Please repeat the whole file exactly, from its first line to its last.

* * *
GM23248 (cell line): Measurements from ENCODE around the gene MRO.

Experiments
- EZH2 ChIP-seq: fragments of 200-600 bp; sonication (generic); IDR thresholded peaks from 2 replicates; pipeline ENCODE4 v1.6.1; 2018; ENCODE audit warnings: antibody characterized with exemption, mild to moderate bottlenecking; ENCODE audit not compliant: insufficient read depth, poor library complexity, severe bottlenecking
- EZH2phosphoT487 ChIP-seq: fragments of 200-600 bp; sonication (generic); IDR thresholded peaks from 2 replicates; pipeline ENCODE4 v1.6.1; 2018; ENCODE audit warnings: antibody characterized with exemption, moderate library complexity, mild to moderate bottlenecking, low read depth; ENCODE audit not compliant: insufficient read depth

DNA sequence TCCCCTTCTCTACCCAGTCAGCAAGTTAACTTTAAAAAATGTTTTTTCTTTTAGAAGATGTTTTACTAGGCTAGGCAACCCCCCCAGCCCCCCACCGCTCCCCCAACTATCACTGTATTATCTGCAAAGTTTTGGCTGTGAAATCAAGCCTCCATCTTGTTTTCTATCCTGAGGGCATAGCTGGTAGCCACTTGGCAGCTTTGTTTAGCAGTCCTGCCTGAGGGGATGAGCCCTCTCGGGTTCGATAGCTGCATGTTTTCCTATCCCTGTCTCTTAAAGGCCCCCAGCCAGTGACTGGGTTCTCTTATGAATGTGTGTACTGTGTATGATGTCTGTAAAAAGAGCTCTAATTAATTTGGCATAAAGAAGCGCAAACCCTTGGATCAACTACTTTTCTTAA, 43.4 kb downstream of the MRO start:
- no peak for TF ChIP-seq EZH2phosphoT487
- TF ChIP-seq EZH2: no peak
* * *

GM23248 (cell line): Measurements from ENCODE around the gene MRO.

Experiments
- EZH2 ChIP-seq: fragments of 200-600 bp; sonication (generic); IDR thresholded peaks from 2 replicates; pipeline ENCODE4 v1.6.1; 2018; ENCODE audit warnings: antibody characterized with exemption, mild to moderate bottlenecking; ENCODE audit not compliant: insufficient read depth, poor library complexity, severe bottlenecking
- EZH2phosphoT487 ChIP-seq: fragments of 200-600 bp; sonication (generic); IDR thresholded peaks from 2 replicates; pipeline ENCODE4 v1.6.1; 2018; ENCODE audit warnings: antibody characterized with exemption, moderate library complexity, mild to moderate bottlenecking, low read depth; ENCODE audit not compliant: insufficient read depth

DNA sequence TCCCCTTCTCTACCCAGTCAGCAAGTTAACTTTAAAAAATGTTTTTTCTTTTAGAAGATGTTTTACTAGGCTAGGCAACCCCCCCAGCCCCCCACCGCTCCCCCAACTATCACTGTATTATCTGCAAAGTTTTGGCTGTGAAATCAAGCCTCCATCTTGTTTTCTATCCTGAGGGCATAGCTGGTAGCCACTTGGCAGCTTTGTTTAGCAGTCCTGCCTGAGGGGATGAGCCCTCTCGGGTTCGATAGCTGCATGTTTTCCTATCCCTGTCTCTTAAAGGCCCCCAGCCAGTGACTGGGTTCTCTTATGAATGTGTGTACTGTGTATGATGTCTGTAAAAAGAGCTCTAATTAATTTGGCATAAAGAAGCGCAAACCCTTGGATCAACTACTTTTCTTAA, 43.4 kb downstream of the MRO start:
- no peak for TF ChIP-seq EZH2phosphoT487
- TF ChIP-seq EZH2: no peak